(Adds comment on outlook, details on results)
HOUSTON Jan 19 (Reuters) - Schlumberger on Friday posted a large fourth quarter loss on charges but beat Wall Street forecasts and offered an upbeat outlook that included the first growth in its struggling international operations in four years.
The world's largest oilfield services company reported $2.7 billion in charges including a $938 billion write-down of its holdings in Venezuela due to economic turmoil there and more than $1.1 billion in restructuring expenses for its WesternGeco seismic business.
The charges widened Schlumberger's fourth quarter net loss to $2.26 billion, from $204 million a year earlier. Revenue rose 15 percent to $8.18 billion.
Its shares were flat at $76.39 in early trading on Friday.
Schlumberger said it was exiting land and marine seismic acquisition and refocusing its WesternGeco seismic business on selling its data amid poor returns. The business has suffered as drilling has focused on well-defined U.S. shale fields rather than new areas.
Schlumberger also said it would remain in Venezuela despite the write offs for unpaid bills and continue to seek payment for past work there.
Excluding the writedowns, profit benefited from the year's recovery in crude prices, rising to 48 cents a share, above the average analyst estimate of 44 cents, according to Thomson Reuters I/B/E/S.
Schlumberger said quarterly results included an additional $76 million in taxes due to U.S. tax reform.
The company was upbeat about its prospects for international growth this year, underpinned by recent contract wins in Saudi Arabia, Kuwait, India and elsewhere.
"The international market will return to growth for the first time since 2014," Patrick Schorn, executive vice president for new ventures, said during its earnings call. "Projected activity growth is leading us to start the reactivation of equipment," he added.
Growth in the international market has been supported by a nearly 24 percent climb in the global Brent futures contract in the past three months. In North America, where fourth quarter revenue rose 59 percent over a year earlier, Schlumberger said it expected to deploy new hydraulic fracturing fleets amid strong demand for pressure pumping services. The company in January acquired Weatherford International's hydraulic fracturing business, scrapping plans for a joint venture.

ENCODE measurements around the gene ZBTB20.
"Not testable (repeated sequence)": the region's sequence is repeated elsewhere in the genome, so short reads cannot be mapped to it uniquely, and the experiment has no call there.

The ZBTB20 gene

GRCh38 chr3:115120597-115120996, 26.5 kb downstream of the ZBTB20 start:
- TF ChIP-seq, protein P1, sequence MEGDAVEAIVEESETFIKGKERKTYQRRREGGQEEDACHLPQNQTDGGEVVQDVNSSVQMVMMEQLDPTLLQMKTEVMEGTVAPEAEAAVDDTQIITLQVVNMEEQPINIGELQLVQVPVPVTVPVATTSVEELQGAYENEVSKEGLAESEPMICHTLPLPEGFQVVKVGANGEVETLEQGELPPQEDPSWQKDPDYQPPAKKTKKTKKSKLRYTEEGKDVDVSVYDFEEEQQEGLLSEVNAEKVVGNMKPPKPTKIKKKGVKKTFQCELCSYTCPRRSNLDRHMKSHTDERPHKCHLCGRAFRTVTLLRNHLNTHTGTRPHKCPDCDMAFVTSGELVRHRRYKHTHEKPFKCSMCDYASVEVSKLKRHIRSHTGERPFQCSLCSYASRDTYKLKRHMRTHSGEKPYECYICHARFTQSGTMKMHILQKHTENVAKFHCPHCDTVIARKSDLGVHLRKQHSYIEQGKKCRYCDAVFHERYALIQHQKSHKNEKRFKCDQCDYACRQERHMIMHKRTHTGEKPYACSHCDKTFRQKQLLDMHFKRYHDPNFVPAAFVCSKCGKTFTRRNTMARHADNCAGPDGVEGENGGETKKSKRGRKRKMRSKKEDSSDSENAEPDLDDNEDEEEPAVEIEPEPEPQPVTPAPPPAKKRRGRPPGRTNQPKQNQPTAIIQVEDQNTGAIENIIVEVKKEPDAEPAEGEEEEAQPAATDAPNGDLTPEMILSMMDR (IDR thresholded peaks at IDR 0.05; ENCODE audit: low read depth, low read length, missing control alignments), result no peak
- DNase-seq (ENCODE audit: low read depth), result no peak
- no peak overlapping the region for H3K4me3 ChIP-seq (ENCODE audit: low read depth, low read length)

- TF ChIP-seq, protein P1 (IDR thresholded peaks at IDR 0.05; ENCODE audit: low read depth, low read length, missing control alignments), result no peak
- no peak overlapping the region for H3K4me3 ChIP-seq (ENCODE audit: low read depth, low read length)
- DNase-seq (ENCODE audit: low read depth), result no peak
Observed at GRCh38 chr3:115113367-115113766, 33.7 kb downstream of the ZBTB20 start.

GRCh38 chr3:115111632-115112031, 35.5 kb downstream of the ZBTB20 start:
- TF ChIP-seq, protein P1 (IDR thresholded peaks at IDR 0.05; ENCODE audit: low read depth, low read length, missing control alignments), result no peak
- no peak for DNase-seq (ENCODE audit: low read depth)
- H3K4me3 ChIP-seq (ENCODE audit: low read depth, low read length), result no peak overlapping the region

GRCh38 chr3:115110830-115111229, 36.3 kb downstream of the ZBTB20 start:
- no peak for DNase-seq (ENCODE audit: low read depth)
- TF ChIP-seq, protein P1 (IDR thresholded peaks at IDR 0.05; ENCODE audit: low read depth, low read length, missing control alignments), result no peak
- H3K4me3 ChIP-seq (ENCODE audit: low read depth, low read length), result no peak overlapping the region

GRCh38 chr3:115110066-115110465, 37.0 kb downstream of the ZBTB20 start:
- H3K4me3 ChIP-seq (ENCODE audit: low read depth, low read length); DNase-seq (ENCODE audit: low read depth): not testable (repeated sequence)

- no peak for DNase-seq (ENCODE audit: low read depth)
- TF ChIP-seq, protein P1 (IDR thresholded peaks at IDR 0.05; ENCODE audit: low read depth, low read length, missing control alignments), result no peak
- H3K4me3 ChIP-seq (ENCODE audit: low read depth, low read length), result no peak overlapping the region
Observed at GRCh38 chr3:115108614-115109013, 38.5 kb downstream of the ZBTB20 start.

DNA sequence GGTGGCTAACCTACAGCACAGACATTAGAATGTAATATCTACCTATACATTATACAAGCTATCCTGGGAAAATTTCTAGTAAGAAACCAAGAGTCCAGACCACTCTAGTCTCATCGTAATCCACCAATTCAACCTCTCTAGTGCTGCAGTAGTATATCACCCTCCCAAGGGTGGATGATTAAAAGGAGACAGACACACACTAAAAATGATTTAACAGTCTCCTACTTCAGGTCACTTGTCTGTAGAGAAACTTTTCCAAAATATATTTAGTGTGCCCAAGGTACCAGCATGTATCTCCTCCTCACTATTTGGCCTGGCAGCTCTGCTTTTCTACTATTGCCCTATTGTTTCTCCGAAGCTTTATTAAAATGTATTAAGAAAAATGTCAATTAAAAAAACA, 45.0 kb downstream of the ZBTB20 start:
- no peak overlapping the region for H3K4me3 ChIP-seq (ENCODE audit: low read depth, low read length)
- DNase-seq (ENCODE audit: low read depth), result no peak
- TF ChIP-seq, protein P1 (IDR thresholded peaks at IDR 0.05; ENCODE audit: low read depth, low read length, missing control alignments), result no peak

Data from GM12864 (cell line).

The recovery of global oil prices to almost $70 a barrel has given fresh legs to shale drilling in North America, positioning the United States to push oil output past 10 million barrels per day - toppling a record set in 1970.
"Looking at the oil market, the strong growth in demand is projected to continue in 2018, on the back of a robust global economy," said Chief Executive Paal Kibsgaard. He added that producers now predict between 15 and 20 percent growth in North American energy investments.
Schlumberger also said it would move into "execution" mode to focus on generating positive cash flow for its Schlumberger Production Management (SPM) business, which invests in major oilfield projects alongside customers.
"I would characterize this as very disciplined growth going forward," said Schorn, regarding the company's strategy for the business, which has drawn investor attention because of heavy investments.
The value of its SPM business climbed to $4.1 billion in the fourth quarter, up from $2.8 billion the quarter prior, the company said. (Reporting by Nivedita Bhattacharjee and Liz Hampton; Editing by Patrick Graham and Andrew Hay)